I composed a final letter to say goodbye, dropped it in the mail, and then deleted all traces of the old and dear friend from my life.
Even if I wanted to connect, it had become an unlikely task. After deleting their contact information from my phone and disconnecting from their social media accounts, trying to reach out would be a challenge.
And that was just how it needed to be, for all efforts to reconcile had been rebuffed and attempts to do so only did more harm than good.
It’s said that a calm sea never made a skilled sailor, but using the metaphor for this friendship found our ship unworthy of weathering the storm and it had become time to abandon ship and go our separate ways.
The Best Hope for Reconciliation
We cannot go through life without making mistakes—it’s simply an inherent part of the human experience. Skillfully navigating life is not merely a matter of avoiding mistakes, but rather a matter of responding well to mistakes when they arise.
When a mistake is caused by others, forgiveness is a path towards reconciliation; but if a mistake is caused by you, then atonement is your best hope for returning to right relations.
In the book Change Your World, John Maxwell says hope has two beautiful daughters: Anger and Courage. Anger at the way things are and Courage to step up and do something about it.
And this is why atonement is the best response to making a mistake, for it doesn’t just acknowledge things aren’t quite right, but it also demonstrates you can do better by courageously entering the arena of action—accepting full responsibility and altering your behavior moving forward.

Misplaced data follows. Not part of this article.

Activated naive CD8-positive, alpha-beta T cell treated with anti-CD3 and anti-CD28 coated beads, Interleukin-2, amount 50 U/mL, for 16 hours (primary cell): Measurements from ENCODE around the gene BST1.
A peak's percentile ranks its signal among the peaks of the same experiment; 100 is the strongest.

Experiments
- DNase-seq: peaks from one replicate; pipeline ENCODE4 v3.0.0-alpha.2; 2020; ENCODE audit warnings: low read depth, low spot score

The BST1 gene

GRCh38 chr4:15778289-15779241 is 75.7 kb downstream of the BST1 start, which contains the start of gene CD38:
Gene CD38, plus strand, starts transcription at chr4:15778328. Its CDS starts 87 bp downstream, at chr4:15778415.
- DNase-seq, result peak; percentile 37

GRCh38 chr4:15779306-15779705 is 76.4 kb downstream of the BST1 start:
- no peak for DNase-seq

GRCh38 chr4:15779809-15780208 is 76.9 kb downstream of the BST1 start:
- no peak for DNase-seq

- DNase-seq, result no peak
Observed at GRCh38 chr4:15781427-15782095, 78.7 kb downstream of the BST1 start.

Several years ago, for me, this meant being willing to walk away from a dear friendship. To repurpose Walt Whitman’s suggestion that “we convince by our presence,” in this case I hoped to convince by my absence—revealing how far I was willing to go while also letting go of attachment to the outcome.
A smooth sea never made a skilled sailor, and with time I have learned to be thankful for the storm that foundered our ship—for it has made me a much more skillful sailor of friendships.
What have you done to atone for your past mistakes? How have these efforts impacted your relationships? Have they made you a more skillful sailor?
Raising a Sunken Ship
Ending here is sufficient for delivering the point of this story—the importance of making changes to atone for mistakes—but I would be remiss if I left out the happy ending:
Two years after walking away from the friendship, I received a call from an unknown number.
Answering the call, I heard an old familiar voice. A friendly voice—much friendlier than the last time I had heard it.
It’s often said that time can heal all wounds, and while I’m not convinced this is necessarily true in every case, what time does offer is space to reflect, process, and grow, so long as we use it wisely.
In our case, time was just what we needed to raise our friendship and begin our journey again.
Only this time, as much more skillful sailors.
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Jonas Cain, M.Ed. is a storyteller, magician, musician, and facilitator of fascination on a mission to help you experience abiding joy.